Super Superfoods

By Julia Price

November 7, 2018 5 min read

It seems like everyone is super pumped about superfoods these days, so it can be difficult to determine which have been proven to be effective and which are just a fad. According to the experts at Healthline Media, the term "superfood" was created as a branding tool to sell certain products. However, it's since found its way into mainstream vernacular -- and doesn't seem to be going away any time soon. While this terminology is new, and the labeling varies, the benefits of these 12 superfoods have been well-documented -- sometimes for centuries.

--Cacao. Cacao nibs are filled with antioxidants that can help protect you from illness and heart disease. And if you're not a big fan of bananas or spinach, you can incorporate this into your diet to add some potassium. Cacao is also high in iron, which can be especially helpful if you're vegan or considering cutting down on your red meat consumption. Not in the greatest mood? Cacao nibs are also known for their mood-enhancing benefits; they trigger your brain to release neurotransmitters that help ease anxiety and produce a euphoric, love-infused feeling.

--Turmeric. Nutritionist Dr. Josh Axe says that the health benefits of turmeric are well researched. In fact, turmeric tops ginger, cinnamon, garlic and ginseng as perhaps the most-studied medicinal herb. Turmeric is naturally anti-inflammatory, which helps with joint pain and digestive problems such as bloating. It's also linked to helping prevent psoriasis flare-ups and healing wounds and other skin ailments at a much faster rate.

--Dark leafy greens. Kale, spinach, broccoli, collard greens and bok choy are all high in vitamins A, B, C, E and K. It's widely recommended that people consume these leafy greens multiple times a week to prevent different forms of cancer and protect cells. High in iron and fiber, dark leafy greens assist in regulating energy levels and digestion; they can help eaters maintain healthy weights and colon health.

--Berries. Berries -- specifically blueberries, blackberries, and raspberries -- are high in antioxidants, which can reduce stress and protect collagen from sun damage. There are also some studies that reflect berries' ability to preserve memory and heart health.

--Quinoa. Packed with amino acids, this gluten-free substitute for traditional grains is full of iron, protein and lysine, which can help repair tissues in the body. Quinoa is also high in magnesium, which can alleviate migraines by relaxing blood vessels and balancing sugar levels. Magnesium's benefits also include enriching teeth and gums, building stronger bones and helping regulate body temperatures.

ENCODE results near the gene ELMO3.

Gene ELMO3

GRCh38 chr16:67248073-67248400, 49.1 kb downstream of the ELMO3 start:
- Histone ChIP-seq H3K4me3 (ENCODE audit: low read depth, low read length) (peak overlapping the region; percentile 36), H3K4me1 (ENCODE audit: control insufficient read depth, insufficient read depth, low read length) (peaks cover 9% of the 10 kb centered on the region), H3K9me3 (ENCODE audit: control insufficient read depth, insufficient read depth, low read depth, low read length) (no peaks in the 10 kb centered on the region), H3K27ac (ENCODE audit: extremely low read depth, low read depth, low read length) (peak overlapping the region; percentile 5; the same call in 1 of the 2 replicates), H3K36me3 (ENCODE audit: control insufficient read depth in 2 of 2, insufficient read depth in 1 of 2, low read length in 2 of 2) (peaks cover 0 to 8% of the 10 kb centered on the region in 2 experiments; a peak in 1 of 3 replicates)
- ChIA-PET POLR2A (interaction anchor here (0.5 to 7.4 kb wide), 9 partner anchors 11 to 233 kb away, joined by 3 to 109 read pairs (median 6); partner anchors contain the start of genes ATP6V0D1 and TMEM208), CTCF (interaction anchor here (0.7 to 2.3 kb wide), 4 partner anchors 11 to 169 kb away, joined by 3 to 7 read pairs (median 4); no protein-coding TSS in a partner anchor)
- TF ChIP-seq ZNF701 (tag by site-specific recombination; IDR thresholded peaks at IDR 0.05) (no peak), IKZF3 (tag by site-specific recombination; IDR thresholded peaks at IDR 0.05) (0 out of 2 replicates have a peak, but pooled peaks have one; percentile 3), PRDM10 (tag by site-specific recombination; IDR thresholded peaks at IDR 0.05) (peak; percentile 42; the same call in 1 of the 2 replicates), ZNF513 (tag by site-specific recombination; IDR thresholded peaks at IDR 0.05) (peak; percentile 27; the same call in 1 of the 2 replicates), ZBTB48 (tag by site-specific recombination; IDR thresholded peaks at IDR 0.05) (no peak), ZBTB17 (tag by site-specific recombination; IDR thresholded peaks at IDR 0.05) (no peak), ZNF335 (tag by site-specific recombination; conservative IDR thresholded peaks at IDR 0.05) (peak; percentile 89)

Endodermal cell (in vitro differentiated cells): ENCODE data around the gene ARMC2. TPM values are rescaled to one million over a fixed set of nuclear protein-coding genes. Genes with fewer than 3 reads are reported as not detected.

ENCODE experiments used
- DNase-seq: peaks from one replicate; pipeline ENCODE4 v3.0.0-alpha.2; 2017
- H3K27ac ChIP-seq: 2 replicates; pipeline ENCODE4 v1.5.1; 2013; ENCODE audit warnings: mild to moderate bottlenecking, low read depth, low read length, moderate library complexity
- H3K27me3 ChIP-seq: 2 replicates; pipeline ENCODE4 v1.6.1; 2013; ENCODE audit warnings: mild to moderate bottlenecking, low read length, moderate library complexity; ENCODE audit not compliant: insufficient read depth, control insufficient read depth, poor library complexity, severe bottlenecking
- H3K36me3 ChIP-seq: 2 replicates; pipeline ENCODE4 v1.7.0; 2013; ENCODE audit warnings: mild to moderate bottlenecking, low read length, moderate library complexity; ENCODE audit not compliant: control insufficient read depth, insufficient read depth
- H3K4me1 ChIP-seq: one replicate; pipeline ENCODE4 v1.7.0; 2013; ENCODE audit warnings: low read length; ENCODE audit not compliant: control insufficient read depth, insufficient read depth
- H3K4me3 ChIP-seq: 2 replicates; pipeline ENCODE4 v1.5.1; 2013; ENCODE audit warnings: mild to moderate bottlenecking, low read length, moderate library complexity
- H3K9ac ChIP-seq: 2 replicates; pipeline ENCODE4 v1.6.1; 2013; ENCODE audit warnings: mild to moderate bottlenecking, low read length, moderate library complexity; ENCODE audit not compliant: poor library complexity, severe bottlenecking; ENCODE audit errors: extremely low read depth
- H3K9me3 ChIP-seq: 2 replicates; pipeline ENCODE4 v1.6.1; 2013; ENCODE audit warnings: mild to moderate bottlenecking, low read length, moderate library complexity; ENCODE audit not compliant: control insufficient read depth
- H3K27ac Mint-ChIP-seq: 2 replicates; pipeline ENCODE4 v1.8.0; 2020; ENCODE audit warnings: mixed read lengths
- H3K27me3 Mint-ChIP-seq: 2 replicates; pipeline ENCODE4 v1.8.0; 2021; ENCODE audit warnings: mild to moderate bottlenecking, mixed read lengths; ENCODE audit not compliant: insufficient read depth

--Chia seeds Mayans and Aztecs have depended on this superfood for centuries because of the high protein and fiber content. Chia seeds slow the absorption of nutrition from your meals. In addition to being high in protein, chia seeds also high in calcium, so for people who are prone to osteoporosis, this is an incredible supplement to add to your diet.

--Kefir (yogurt). Moving on to gut health, kefir is a probiotic that has many antibacterial properties. As this is a milk-derived probiotic, there are now dairy-free alternatives; coconut milk being one of them, however some research shows that these aren't as effective as kefir options made from cow's milk. Kefir can help balance digestion and bowel movements, as well as suppress allergy or asthma symptoms.

Again, this is not an exhaustive list. These are just some of the superfoods that have scientific evidence -- and generational usage --to validate their benefits. You may also want to browse the health foods section of your local bookstore to point you in the right direction. However, before radically changing your diet, consult your doctor and a nutritionist to find out more about which superfoods may be beneficial for you.

After speaking with your doctor, consider adding different combinations of superfoods to your diet to discover what works best with your system while journaling the process along the way.

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